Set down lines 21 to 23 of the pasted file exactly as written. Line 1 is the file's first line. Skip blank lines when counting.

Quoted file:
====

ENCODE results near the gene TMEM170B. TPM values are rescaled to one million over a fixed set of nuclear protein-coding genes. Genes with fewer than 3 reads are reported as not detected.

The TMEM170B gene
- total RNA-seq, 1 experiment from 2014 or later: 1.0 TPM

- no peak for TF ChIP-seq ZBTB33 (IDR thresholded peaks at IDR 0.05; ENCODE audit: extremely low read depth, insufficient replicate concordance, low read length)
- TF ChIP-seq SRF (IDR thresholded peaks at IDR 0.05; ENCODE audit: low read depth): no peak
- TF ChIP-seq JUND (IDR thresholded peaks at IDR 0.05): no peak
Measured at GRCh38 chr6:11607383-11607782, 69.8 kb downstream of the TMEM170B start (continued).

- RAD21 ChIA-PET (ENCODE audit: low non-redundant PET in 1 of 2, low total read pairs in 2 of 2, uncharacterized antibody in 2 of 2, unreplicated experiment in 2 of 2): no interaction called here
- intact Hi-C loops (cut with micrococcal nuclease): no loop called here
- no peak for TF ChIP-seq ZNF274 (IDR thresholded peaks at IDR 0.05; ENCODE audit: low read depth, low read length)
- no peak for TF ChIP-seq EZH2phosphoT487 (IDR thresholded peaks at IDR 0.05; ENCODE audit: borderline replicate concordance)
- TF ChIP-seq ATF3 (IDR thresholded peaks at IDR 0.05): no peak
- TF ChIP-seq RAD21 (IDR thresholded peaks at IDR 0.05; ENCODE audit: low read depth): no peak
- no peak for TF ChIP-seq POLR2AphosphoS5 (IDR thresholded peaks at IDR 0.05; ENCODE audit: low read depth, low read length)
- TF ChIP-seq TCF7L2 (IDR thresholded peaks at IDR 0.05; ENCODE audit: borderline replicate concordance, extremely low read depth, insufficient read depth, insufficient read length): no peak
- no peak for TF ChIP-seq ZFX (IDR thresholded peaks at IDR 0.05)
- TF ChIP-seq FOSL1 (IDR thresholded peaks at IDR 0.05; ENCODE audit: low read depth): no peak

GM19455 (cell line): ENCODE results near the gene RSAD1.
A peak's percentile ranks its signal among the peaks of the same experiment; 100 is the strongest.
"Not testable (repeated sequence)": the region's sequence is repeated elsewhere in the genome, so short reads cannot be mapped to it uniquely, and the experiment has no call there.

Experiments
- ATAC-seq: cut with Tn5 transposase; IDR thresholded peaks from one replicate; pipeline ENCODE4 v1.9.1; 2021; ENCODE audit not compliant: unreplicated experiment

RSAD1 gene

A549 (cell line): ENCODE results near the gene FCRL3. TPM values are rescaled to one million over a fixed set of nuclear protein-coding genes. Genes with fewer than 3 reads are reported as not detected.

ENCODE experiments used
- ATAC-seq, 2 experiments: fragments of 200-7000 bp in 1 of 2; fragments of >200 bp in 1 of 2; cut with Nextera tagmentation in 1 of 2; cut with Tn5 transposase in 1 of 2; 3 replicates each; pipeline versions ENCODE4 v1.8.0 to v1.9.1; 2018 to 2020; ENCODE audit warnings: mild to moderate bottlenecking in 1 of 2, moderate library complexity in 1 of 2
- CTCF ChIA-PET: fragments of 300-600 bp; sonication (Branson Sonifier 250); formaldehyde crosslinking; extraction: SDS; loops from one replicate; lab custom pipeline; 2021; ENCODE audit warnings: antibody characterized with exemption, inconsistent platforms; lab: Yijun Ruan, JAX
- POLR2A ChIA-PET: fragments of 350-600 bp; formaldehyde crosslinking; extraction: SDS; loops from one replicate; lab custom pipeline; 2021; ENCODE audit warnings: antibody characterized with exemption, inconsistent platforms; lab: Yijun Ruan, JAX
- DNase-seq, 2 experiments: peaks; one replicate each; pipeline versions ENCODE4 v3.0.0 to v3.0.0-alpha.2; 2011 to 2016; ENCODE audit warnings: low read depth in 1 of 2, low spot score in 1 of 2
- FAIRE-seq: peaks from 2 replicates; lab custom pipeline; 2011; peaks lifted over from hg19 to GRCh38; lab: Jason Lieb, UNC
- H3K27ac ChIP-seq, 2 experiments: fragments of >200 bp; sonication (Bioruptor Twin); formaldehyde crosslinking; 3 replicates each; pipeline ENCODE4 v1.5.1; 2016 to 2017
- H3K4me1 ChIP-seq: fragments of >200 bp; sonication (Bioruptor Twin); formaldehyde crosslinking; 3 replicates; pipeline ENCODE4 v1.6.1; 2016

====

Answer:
Experiments
- ATAC-seq: cut with Tn5 transposase; IDR thresholded peaks from one replicate; pipeline ENCODE4 v1.9.1; 2021; ENCODE audit not compliant: unreplicated experiment

RSAD1 gene